7. Everyday Living with Diabetes Described by Family Members of Adult People with Type 1 Diabetes

    Directory of Open Access Journals (Sweden)

    Tuula-Maria Rintala

    2013-01-01

    Full Text Available The aim of this study was to explore family members’ experiences of everyday life in families with adult people living with type 1 diabetes. The grounded theory method was used to gather and analyse data from the interviews of nineteen family members. Six concepts describing the family members’ views on everyday living with diabetes were generated on the basis of the data. Everyday life with diabetes is described as being intertwined with hypoglycemia. Becoming acquainted with diabetes takes place little by little. Being involved in the management and watching self-management from the sidelines are concepts describing family members’ participation in the daily management of diabetes. The family members are also integrating diabetes into everyday life. Living on an emotional roller-coaster tells about the thoughts and feelings that family members experience. Family members of adult people with diabetes are involved in the management of the diabetes in many ways and experience many concerns. The family members’ point of view is important to take into consideration when developing education for adults with diabetes.

  8. Comparison of different magnetic resonance cholangiography techniques in living liver donors including Gd-EOB-DTPA enhanced T1-weighted sequences.

    Directory of Open Access Journals (Sweden)

    Sonja Kinner

    Full Text Available Preoperative evaluation of potential living liver donors (PLLDs includes the assessment of the biliary anatomy to avoid postoperative complications. Aim of this study was to compare T2-weighted (T2w and Gd-EOB-DTPA enhanced T1-weighted (T1w magnetic resonance cholangiography (MRC techniques in the evaluation of PLLDs.30 PLLDs underwent MRC on a 1.5 T Magnetom Avanto (Siemens, Erlangen, Germany using (A 2D T2w HASTE (Half Fourier Acquisition Single Shot Turbo Spin Echo fat saturated (fs in axial plane, (B 2D T2w HASTE fs thick slices in coronal plane, (C free breathing 3D T2w TSE (turbo spin echo RESTORE (high-resolution navigator corrected plus (D maximum intensity projections (MIPs, (E T2w SPACE (sampling perfection with application optimized contrasts using different flip angle evolutions plus (F MIPs and (G T2w TSE BLADE as well as Gd-EOB-DTPA T1w images without (G and with (H inversion recovery. Contrast enhanced CT cholangiography served as reference imaging modality. Two independent reviewers evaluated the biliary tract anatomy on a 5-point scale subjectively and objectively. Data sets were compared using a Mann-Whitney-U-test. Kappa values were also calculated.Source images and maximum intensity projections of 3D T2w TSE sequences (RESTORE and SPACE proved to be best for subjective and objective evaluation directly followed by 2D HASTE sequences. Interobserver variabilities were good to excellent (k = 0.622-0.804.3D T2w sequences are essential for preoperative biliary tract evaluation in potential living liver donors. Furthermore, our results underline the value of different MRCP sequence types for the evaluation of the biliary anatomy in PLLDs including Gd-EOB-DTPA enhanced T1w MRC.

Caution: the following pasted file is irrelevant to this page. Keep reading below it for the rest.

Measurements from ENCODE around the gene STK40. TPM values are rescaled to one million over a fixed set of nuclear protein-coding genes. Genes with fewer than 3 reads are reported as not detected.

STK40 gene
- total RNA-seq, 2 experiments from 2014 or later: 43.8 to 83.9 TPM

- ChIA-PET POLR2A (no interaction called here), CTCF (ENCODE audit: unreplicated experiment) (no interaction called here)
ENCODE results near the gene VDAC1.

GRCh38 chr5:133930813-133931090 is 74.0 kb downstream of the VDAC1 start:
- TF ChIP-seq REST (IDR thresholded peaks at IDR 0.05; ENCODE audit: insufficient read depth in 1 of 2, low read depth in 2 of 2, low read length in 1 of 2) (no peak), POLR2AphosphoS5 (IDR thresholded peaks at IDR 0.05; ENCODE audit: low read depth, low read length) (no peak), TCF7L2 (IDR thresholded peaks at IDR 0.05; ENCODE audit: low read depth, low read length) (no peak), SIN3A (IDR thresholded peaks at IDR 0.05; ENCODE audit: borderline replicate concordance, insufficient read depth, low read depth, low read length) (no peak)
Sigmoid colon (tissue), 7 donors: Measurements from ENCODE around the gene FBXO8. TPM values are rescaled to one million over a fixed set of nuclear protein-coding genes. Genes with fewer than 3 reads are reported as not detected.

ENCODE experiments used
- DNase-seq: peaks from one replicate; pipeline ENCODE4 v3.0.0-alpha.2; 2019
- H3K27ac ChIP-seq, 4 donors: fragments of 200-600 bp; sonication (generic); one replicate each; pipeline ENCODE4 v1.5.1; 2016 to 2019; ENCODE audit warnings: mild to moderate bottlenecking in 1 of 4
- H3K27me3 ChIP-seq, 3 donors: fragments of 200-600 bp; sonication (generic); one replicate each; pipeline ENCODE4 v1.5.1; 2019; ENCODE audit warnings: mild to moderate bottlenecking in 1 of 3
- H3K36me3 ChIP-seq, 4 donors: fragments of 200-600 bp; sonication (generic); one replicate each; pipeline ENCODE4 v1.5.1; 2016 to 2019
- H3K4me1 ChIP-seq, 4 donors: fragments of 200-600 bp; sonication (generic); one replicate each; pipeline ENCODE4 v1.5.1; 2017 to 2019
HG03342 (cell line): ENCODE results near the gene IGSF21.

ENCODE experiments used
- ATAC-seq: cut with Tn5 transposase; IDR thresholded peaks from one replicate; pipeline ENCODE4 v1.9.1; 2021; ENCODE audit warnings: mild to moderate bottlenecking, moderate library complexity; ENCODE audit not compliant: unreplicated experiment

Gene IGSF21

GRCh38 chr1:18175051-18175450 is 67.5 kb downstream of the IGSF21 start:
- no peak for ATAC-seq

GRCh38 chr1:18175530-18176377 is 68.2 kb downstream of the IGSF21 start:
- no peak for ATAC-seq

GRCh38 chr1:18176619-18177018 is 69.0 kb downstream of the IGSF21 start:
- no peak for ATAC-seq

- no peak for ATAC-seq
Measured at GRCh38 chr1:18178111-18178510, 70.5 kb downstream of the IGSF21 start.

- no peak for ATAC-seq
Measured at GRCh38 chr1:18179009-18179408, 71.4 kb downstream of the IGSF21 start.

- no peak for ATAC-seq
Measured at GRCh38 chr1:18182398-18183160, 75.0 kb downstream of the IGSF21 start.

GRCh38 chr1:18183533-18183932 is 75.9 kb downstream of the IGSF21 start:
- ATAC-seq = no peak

9. Bile duct evaluation of potential living liver donors with Gd-EOB-DTPA enhanced MR cholangiography: Single-dose, double dose or half-dose contrast enhanced imaging

    International Nuclear Information System (INIS)